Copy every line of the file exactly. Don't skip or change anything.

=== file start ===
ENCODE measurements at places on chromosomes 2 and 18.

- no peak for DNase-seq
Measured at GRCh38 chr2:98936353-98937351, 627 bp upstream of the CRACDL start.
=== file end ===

ENCODE measurements at places on chromosomes 2 and 18.

- no peak for DNase-seq
Measured at GRCh38 chr2:98936353-98937351, 627 bp upstream of the CRACDL start.